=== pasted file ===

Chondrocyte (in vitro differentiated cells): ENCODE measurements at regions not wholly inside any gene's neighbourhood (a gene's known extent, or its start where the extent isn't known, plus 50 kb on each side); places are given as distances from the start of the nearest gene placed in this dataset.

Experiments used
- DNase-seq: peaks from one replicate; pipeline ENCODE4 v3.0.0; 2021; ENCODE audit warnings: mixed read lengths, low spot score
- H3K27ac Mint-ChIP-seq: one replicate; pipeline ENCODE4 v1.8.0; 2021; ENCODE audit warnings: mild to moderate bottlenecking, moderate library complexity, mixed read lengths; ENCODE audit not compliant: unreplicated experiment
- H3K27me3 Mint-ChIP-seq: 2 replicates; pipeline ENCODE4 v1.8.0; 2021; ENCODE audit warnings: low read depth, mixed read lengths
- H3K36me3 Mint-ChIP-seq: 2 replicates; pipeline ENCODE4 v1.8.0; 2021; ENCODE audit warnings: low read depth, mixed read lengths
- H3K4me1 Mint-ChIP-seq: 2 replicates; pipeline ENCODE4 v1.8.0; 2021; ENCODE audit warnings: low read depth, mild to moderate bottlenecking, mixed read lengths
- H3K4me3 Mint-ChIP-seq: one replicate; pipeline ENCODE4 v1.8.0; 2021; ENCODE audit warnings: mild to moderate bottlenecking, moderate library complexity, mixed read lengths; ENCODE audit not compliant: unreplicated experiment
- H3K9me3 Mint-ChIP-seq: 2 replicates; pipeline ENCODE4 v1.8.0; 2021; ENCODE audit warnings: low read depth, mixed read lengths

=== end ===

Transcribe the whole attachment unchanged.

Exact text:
Chondrocyte (in vitro differentiated cells): ENCODE measurements at regions not wholly inside any gene's neighbourhood (a gene's known extent, or its start where the extent isn't known, plus 50 kb on each side); places are given as distances from the start of the nearest gene placed in this dataset.

Experiments used
- DNase-seq: peaks from one replicate; pipeline ENCODE4 v3.0.0; 2021; ENCODE audit warnings: mixed read lengths, low spot score
- H3K27ac Mint-ChIP-seq: one replicate; pipeline ENCODE4 v1.8.0; 2021; ENCODE audit warnings: mild to moderate bottlenecking, moderate library complexity, mixed read lengths; ENCODE audit not compliant: unreplicated experiment
- H3K27me3 Mint-ChIP-seq: 2 replicates; pipeline ENCODE4 v1.8.0; 2021; ENCODE audit warnings: low read depth, mixed read lengths
- H3K36me3 Mint-ChIP-seq: 2 replicates; pipeline ENCODE4 v1.8.0; 2021; ENCODE audit warnings: low read depth, mixed read lengths
- H3K4me1 Mint-ChIP-seq: 2 replicates; pipeline ENCODE4 v1.8.0; 2021; ENCODE audit warnings: low read depth, mild to moderate bottlenecking, mixed read lengths
- H3K4me3 Mint-ChIP-seq: one replicate; pipeline ENCODE4 v1.8.0; 2021; ENCODE audit warnings: mild to moderate bottlenecking, moderate library complexity, mixed read lengths; ENCODE audit not compliant: unreplicated experiment
- H3K9me3 Mint-ChIP-seq: 2 replicates; pipeline ENCODE4 v1.8.0; 2021; ENCODE audit warnings: low read depth, mixed read lengths